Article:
On a long road trip, I listened to an audio version of Zorro: A Novel by Isabel Allende. Toward the novel’s end, Zorro’s mother throws off “the weight of Christianity” and returns to her Native American ways.
What in Heaven’s name is “the weight of Christianity”?
If you’re a Christian man, you keep your hair trimmed.
If you’re a Christian woman, you grow your hair long.
You must have a daily devotional time.
You must memorize scripture.
You must tithe.
You must not go to R-rated movies.
You must not read fiction trash like Zorro.
You must be prim and proper in social settings.
You must attend church services on a regular basis.
And you must dress up when you go to church.
For sure, if you’re a Bible-believing, Spirit-filled, Jesus-loving person, you must vote for good conservative Republicans.
I’m not trying to tick people off here, so please stick with me on this one. Instead I’m trying to get into the head of Zorro’s mother (and Isabel Allende and others who hold a different worldview than me). And I’m challenging us as followers of Christ to recognize “the weight of Christianity” we often superimpose over the Gospel.
After spending time with Jericho’s chief tax collector and witnessing his conversion, Jesus had to explain to the religious conservatives, “… the Son of Man has come to seek and to save the lost.”
During his earthly ministry, the Lord had the most difficulty not with the Isabel Allendes of life who cast off “the weight of Christianity” but with the religious Tom Tarvers who added to its burden.
Just in case you were wondering …
Jesus Christ is not a conservative.
He’s not a liberal.
He’s not Protestant.
He’s not Catholic.
He’s not even Christian.
He is Lord.
Jesus Christ did not come to validate the American Dream or preserve the American Way of Life.
Nor did He come to expand the rules of the religious life and add to “the weight of Christianity”.
He came, in His own words, “to seek and to save the lost.”
I’d encourage you to drop “the weight of Christianity” and focus on two simple things—knowing Jesus Christ and making Him known to others.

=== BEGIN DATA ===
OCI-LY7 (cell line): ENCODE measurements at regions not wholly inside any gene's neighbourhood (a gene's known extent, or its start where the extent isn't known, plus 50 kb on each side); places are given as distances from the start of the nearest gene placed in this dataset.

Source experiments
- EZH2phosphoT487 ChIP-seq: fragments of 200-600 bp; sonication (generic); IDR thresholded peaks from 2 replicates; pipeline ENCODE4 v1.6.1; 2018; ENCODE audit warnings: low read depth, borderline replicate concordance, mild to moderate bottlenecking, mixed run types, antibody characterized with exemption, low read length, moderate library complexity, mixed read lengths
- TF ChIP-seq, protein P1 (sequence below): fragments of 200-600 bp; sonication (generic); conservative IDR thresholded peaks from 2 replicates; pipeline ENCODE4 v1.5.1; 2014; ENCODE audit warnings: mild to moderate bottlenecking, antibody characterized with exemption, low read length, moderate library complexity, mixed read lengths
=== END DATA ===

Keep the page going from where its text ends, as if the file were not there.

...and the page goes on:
In January 1972, I had a profound encounter with Jesus Christ. He changed the entire trajectory of my life—from missing life’s target to being centered in Him.
New Christian neighbors moved next door at some point after my conversion. One of the neighbors asked me a series of questions. “Were you baptized?”
“Dunked under the water?”
“What name was used?”
“What do you mean?”
“What did the preacher say when he dunked you?”
“I’m not sure.”
“Did he say, ‘… in the name of Jesus …’ or ‘… in the name of the Father, the Son, and the Holy Spirit’?”
“I don’t know. All I know is I have Jesus Christ in my heart.”
Not good enough. According to my neighbor …
You must be baptized by immersion.
The preacher must say, “In the name of Jesus.”
That’s “the weight of Christianity”—the add-ons that go beyond “Believe in the Lord Jesus, and you will be saved …” (Acts 16:31).
I’m curious. What spiritual dead weight have you heard added to Christianity?
Jon Acuff’s “Why I don’t believe in grace”
Jr. Forasteros’ “Les Miserables: Javert and the End of Legalism”
Chris Patton’s “7 Easy Steps To Be A Missionary Where You Are”
Two men. Two eternal destinies.
One common hope.
A poignant and compelling portrayal of heaven and hell, with a powerful look at redemption from the perspective of both the lost…and the saved. Well done!–Susan May Warren, best-selling, award-winning author of You Don’t Know Me.
Tarver’s storytelling technique as he takes us along with Nick and Wayne’s journeys through opposite eternal pathways is nothing short of genius. … A must read.–Linda Rondeau, best-selling author of It Really IS A Wonderful Life
Come along with T. Neal Tarver on a roller coaster journey to the afterlife, from the bliss of heaven to the despair of hell.–Dawn Kiefer, Editor, Richland Observer
For more of what People Are Saying follow link.
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